The mandarins were supposed to become technocrat-statesmen who would operate a complicated new national applied-research apparatus and provide policy and administrative expertise to government. As the system actually works, only a few do what they were supposed to do in the public sector. The standard function of the mandarins is to act as high-level and well-paid providers of advice and expertise to business: corporate lawyers, investment bankers, management consultants. They are very good at what they do—the whole world seeks their services—but they are too obviously self-interested to have an automatic high moral standing with the public.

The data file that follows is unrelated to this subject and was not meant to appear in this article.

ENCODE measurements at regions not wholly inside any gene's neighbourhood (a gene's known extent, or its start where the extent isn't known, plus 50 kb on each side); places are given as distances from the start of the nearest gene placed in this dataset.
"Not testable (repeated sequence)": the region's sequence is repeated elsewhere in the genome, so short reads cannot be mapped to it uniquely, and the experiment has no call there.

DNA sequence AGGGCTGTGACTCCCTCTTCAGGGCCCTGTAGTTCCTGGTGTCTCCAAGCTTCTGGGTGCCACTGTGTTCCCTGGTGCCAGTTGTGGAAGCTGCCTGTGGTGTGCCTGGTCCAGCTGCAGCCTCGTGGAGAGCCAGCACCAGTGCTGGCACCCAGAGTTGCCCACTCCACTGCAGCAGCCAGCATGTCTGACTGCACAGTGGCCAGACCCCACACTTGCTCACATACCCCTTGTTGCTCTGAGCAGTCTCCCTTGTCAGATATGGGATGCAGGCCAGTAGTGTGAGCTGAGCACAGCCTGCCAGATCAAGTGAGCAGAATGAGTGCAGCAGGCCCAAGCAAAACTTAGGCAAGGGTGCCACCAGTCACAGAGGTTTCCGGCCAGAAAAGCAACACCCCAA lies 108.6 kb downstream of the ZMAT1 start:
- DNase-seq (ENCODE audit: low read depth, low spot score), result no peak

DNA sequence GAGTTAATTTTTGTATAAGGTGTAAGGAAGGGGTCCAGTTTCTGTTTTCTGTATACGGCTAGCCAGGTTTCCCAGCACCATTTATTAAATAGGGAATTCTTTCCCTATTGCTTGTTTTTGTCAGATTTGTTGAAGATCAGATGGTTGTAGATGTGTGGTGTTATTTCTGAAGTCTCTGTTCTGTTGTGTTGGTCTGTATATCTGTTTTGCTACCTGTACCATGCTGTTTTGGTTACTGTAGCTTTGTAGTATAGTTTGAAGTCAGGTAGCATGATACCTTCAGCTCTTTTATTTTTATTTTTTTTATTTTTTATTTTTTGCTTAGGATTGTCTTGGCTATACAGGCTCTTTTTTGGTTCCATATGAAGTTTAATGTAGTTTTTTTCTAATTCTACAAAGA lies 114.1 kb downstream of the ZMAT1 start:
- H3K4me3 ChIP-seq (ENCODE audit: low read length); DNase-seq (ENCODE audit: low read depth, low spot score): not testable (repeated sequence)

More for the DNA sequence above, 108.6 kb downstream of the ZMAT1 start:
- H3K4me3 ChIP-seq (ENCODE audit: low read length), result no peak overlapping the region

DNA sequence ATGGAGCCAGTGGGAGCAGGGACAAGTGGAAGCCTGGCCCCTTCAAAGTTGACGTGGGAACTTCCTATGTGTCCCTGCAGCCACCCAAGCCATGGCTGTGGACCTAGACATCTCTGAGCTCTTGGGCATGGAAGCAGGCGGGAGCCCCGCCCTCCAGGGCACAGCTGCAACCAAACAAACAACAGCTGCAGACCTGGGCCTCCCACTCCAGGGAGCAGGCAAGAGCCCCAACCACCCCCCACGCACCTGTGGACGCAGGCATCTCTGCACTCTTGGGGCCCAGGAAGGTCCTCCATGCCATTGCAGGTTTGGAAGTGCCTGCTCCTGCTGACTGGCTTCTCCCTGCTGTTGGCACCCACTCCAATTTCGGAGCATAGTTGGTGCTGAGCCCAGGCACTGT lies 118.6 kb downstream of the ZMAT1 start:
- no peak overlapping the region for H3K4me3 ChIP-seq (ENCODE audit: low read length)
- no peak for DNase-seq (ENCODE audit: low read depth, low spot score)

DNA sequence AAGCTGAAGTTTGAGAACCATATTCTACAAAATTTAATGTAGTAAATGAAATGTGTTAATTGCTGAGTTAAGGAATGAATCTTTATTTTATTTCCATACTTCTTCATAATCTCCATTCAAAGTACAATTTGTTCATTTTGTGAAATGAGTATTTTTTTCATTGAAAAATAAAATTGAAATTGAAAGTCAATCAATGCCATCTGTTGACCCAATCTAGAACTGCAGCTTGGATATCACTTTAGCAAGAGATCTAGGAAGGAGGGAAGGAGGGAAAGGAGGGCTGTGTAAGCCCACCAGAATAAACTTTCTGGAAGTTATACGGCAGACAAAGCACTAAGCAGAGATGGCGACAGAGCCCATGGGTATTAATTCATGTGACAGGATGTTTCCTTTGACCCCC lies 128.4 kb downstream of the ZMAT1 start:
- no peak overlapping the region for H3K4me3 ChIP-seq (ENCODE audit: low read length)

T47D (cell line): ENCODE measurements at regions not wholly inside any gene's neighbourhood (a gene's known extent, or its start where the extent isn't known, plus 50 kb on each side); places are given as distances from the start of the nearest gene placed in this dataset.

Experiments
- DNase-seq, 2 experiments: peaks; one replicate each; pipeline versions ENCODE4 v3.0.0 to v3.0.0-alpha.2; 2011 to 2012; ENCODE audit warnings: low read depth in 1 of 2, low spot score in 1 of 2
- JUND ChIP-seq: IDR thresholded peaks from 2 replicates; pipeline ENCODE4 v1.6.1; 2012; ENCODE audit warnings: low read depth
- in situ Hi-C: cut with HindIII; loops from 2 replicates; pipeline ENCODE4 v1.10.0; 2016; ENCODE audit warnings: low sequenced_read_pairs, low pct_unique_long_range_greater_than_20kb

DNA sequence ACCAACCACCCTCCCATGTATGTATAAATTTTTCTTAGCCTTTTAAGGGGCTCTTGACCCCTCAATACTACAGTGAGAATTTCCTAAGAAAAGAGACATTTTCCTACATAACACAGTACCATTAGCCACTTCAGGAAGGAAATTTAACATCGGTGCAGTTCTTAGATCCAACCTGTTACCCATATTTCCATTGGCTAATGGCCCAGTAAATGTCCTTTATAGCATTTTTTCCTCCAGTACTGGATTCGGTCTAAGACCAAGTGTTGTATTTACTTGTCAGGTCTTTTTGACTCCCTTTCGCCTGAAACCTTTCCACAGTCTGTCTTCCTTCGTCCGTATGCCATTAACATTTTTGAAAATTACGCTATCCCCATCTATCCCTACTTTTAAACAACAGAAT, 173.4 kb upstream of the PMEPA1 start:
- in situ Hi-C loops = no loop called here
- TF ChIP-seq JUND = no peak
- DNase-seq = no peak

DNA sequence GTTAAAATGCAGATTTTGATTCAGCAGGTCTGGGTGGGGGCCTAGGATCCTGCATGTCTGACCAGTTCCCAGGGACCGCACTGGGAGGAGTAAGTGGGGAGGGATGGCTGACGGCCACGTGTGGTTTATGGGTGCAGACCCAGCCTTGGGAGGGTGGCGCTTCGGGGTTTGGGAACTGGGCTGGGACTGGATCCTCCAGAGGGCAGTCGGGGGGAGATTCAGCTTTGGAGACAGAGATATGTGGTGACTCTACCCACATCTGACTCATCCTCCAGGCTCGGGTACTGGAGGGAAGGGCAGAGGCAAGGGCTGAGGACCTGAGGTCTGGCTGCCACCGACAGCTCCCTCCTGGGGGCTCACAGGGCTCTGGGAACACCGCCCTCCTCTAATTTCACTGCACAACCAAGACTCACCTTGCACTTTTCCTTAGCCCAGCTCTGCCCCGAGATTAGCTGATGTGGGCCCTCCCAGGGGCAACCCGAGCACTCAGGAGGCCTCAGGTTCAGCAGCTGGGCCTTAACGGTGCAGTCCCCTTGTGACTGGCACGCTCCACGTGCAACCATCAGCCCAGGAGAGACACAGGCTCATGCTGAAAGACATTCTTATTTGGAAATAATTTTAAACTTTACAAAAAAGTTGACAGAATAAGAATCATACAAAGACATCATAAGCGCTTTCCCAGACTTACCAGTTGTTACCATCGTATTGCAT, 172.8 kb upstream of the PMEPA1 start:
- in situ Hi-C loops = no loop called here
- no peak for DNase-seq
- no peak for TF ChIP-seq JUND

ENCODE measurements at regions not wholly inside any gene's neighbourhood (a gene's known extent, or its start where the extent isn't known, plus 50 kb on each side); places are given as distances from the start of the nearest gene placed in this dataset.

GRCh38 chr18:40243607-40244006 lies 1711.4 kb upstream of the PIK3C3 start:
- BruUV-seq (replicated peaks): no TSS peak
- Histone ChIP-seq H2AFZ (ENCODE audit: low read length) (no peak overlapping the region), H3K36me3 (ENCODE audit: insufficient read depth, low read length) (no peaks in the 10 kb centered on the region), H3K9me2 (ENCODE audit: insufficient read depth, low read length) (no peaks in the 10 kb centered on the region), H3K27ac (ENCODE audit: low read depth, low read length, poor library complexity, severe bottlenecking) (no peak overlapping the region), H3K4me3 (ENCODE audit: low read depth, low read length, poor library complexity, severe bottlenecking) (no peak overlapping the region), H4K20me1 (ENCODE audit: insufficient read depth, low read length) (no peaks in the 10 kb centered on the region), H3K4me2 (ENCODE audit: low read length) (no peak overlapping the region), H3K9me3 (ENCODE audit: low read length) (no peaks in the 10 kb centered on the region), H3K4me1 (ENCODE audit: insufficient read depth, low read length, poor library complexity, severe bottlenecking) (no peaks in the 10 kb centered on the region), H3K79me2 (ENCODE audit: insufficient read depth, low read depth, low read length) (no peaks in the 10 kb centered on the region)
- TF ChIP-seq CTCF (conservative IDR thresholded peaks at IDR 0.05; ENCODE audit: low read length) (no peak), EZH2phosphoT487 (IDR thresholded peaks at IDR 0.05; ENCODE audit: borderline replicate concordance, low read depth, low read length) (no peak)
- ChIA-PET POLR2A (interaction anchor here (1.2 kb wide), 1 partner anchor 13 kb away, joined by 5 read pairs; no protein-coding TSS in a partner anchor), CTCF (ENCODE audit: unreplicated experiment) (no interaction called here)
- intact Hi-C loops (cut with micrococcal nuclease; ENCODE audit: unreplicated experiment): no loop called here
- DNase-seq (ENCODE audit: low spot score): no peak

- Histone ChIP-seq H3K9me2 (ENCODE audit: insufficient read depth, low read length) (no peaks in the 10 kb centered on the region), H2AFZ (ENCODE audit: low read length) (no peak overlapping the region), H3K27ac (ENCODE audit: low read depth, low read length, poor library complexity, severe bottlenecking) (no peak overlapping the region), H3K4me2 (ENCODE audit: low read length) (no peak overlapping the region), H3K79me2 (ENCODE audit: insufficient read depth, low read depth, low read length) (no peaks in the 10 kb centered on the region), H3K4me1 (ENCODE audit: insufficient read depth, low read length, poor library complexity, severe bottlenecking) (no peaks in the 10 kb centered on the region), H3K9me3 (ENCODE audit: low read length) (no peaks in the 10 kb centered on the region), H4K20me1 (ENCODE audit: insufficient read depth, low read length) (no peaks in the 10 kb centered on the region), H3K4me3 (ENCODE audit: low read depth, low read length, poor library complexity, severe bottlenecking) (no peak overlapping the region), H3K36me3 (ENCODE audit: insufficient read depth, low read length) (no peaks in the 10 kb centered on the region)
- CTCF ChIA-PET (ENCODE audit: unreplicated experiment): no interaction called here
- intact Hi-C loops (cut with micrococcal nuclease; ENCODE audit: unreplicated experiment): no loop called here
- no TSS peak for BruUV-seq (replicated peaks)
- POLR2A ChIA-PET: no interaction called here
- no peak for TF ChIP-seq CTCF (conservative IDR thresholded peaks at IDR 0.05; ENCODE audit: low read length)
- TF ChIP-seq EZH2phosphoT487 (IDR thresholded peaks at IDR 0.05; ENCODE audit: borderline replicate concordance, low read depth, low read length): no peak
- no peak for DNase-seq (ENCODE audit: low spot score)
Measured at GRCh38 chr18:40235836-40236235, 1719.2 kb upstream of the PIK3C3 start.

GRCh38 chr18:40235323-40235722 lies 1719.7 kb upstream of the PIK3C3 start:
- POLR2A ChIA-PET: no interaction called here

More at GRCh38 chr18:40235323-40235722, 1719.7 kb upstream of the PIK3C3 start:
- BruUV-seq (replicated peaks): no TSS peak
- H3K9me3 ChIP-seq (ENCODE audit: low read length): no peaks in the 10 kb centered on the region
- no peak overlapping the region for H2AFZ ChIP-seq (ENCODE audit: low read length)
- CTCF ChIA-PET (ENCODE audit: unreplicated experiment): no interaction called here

Americans admire rich people who have gone out and started something new, but most of the mandarins are too risk-averse for entrepreneurship. Being devoted primarily to the public good would also win national quality standard appeared nearly insuperable 50 years ago. The feeling was, let’s get the new elite selected and in place and set up a big education machine, and we’ll address the problem of educational opportunity for all later. This hasn’t happened. Instead, over the last half-century the triumph of the SAT meritocracy has made education essential to individual success—alternative routes have been closed off—yet a substantial minority of American public schools are still of unacceptably poor quality. It’s impossible to assert with a straight face that children who attend these schools have the same chance in life as everybody else.